To some physicians the process made sense. But others told me that treating patients with cannabinoids was irresponsible, even dangerous. I thought it was ironic, or perhaps it was because, that many of these same doctors were the first on the bandwagon to treat patients with opioids in the 1990s. Still, many of the same doctors telling me it was wrong to treat patients with an alternative treatment, didn’t share this feeling about treating patients with opioids, even as a first-line treatment, in some situations such as where NSAIDS were contraindicated.
What were some things I learned along the way?
- Not everyone claiming vast expertise has it. “No evidence” for cannabinoids, as it turns out, actually included many randomized controlled trials — there were 28 for pain, 28 for nausea and 14 for stiffness and spasm.
- Not every peer-reviewed article contains irrefutable information. The “highly addictive” warnings from journals, written by addiction specialists, might be true when considering recreational use in a teenager, but completely different in the context of relieving disabling pain in an elderly patient.
- While every drug is dangerous, danger is relative. Compared to opioids, cannabinoids are less addictive and safer.
- Practical considerations and context are important. For example, many patients treated with opioids and medical cannabinoids are able to lower their doses of opiates or other drugs with their own unsafe side effect profiles. This might not be apparent from a study looking at one independent and one dependent variable.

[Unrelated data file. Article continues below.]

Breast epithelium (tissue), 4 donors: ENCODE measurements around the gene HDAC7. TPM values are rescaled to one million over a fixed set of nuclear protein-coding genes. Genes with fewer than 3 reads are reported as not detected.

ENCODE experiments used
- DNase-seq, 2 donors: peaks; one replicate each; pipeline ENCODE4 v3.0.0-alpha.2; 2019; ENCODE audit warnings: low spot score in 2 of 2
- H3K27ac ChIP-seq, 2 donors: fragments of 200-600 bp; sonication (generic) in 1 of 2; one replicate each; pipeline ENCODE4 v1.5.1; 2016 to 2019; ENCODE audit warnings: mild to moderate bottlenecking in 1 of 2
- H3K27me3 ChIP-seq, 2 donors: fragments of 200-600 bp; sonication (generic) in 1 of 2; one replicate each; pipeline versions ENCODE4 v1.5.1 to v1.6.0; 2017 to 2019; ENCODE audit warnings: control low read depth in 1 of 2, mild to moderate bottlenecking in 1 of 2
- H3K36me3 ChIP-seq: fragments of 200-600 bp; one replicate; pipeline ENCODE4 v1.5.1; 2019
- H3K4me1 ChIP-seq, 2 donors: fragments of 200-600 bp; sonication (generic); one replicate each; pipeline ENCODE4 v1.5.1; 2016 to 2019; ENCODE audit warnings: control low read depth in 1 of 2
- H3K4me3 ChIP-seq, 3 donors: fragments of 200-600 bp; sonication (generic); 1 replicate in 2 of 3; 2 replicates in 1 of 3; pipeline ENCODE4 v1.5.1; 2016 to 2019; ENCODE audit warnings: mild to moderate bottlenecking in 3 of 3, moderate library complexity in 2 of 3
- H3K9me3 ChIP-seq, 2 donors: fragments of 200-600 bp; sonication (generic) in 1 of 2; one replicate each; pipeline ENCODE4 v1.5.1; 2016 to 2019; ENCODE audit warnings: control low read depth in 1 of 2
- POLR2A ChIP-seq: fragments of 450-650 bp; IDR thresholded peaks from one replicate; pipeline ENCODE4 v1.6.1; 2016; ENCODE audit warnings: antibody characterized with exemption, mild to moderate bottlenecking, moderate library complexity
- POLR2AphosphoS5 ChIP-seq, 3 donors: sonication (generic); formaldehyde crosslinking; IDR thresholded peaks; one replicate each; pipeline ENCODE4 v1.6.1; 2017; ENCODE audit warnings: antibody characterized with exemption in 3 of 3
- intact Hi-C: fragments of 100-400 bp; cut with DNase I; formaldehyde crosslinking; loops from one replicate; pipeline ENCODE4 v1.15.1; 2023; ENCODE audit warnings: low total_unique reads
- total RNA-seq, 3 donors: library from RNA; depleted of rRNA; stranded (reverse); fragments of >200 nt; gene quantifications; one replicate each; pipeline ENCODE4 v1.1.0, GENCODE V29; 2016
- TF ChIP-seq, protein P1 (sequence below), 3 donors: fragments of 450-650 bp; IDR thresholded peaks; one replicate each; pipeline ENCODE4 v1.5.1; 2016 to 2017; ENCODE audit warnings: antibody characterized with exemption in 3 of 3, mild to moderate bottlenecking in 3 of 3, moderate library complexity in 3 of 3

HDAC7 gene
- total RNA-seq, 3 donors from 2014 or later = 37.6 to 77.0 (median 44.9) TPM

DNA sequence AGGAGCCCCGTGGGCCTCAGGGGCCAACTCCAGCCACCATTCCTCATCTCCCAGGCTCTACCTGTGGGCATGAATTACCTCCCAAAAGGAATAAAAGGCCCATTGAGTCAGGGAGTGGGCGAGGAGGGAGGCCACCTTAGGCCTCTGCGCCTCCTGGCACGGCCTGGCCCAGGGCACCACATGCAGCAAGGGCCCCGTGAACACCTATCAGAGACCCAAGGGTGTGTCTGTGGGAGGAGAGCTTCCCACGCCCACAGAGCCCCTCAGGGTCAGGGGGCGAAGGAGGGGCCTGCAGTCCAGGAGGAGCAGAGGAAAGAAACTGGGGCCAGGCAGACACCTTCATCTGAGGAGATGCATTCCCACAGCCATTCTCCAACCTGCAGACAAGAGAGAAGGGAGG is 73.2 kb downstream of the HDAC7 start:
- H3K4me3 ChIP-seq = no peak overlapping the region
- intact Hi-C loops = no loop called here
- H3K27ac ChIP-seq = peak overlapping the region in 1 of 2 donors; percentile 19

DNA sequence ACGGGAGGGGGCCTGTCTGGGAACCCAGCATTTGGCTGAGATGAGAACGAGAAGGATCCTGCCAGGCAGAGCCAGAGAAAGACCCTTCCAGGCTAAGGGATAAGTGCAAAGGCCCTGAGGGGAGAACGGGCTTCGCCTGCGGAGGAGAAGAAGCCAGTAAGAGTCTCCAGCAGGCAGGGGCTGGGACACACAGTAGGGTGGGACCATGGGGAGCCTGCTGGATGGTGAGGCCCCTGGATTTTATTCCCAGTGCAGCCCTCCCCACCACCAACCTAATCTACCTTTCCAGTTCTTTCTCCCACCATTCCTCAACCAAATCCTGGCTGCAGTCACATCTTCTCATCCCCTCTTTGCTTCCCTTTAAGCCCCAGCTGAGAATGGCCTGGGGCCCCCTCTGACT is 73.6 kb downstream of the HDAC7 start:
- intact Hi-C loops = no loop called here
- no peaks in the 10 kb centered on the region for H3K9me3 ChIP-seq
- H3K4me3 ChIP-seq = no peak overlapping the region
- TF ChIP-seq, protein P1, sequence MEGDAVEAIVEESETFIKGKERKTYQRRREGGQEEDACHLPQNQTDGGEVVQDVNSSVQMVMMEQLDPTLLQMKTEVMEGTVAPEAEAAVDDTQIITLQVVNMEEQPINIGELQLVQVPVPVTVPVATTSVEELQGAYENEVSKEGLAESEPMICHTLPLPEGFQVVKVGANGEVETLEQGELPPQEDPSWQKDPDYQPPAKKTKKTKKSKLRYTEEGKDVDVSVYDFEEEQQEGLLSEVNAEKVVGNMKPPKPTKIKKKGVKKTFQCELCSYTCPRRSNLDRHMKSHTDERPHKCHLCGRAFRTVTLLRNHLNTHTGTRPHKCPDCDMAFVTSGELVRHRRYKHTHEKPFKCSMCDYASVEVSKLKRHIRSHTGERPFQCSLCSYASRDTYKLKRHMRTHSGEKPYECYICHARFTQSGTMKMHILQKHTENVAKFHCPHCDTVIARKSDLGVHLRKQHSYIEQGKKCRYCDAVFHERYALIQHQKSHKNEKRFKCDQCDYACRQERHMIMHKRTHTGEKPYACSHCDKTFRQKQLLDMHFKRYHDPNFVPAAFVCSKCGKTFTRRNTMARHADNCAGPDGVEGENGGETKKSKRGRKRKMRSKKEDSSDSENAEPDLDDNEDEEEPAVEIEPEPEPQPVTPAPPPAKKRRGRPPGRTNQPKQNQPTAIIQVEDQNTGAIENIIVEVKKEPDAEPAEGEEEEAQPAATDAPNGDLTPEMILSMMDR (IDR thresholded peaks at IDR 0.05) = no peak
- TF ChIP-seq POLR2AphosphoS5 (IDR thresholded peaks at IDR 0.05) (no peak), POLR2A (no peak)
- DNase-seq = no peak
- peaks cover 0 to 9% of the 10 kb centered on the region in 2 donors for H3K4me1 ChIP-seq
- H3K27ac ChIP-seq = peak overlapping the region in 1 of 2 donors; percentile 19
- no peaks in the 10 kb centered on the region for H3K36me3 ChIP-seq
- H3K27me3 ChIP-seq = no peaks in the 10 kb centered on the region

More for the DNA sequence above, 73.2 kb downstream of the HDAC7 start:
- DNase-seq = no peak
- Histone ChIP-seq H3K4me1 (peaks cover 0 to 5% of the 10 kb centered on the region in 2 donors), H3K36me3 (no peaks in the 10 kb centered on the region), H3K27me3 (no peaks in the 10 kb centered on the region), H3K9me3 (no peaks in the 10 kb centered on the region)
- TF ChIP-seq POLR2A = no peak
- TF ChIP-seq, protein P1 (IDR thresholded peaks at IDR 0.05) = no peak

Today we are in a situation where doctors are being forced to confront COVID-19. We don’t have all the evidence, but we need to make smart decisions without delay.
As with all history, I expect to see the same patterns repeat. I’m observing a bunch of parallels with the response to COVID-19
- Individuals claiming to have expertise. They don’t. “Don’t wear facemasks” You should. Some TV experts like Dr. Phil making unfounded claims in an area he knows very little about. Others saying they are “infectious disease” experts (implying they are board certified) without clarifying that their expertise is not based on board certification or clarifying that they have never actually treated a patient.
- Claims that current best practices are indisputable. They aren’t. Just because things are being done doesn’t mean we shouldn’t question and look to innovate. Mechanical ventilation modes, hospital infection control, sterilization techniques, they should all be examined.
- Claims that certain treatments are dangerous. Maybe they are. Maybe they aren’t. It’s all relative. Hydroxychloroquine, Remdesivir, Inutabation, Tylenol, they all have pros and cons.
- Practical considerations and context matter. The benefits and risks actions or inaction should be quantified metrics like quality adjusted life years (QALY) or other metrics.
On four-twenty twenty (420) there is still no text book to instruct us how to beat COVID-19. There are some play books though we can review. Strategies that were employed in the past against SARS, historical plans to defeat Influenza and other outbreaks. We can also learn about making important decisions from alternative treatments, on International Weed Day, when the evidence isn’t clearly agreed upon. When data is incomplete or controversial, as it may be with medical cannabinoids, we can still make important decisions by focusing on the available evidence and trying to fill in knowledge gaps when possible by quantifying data and making practical decisions that take context into consideration.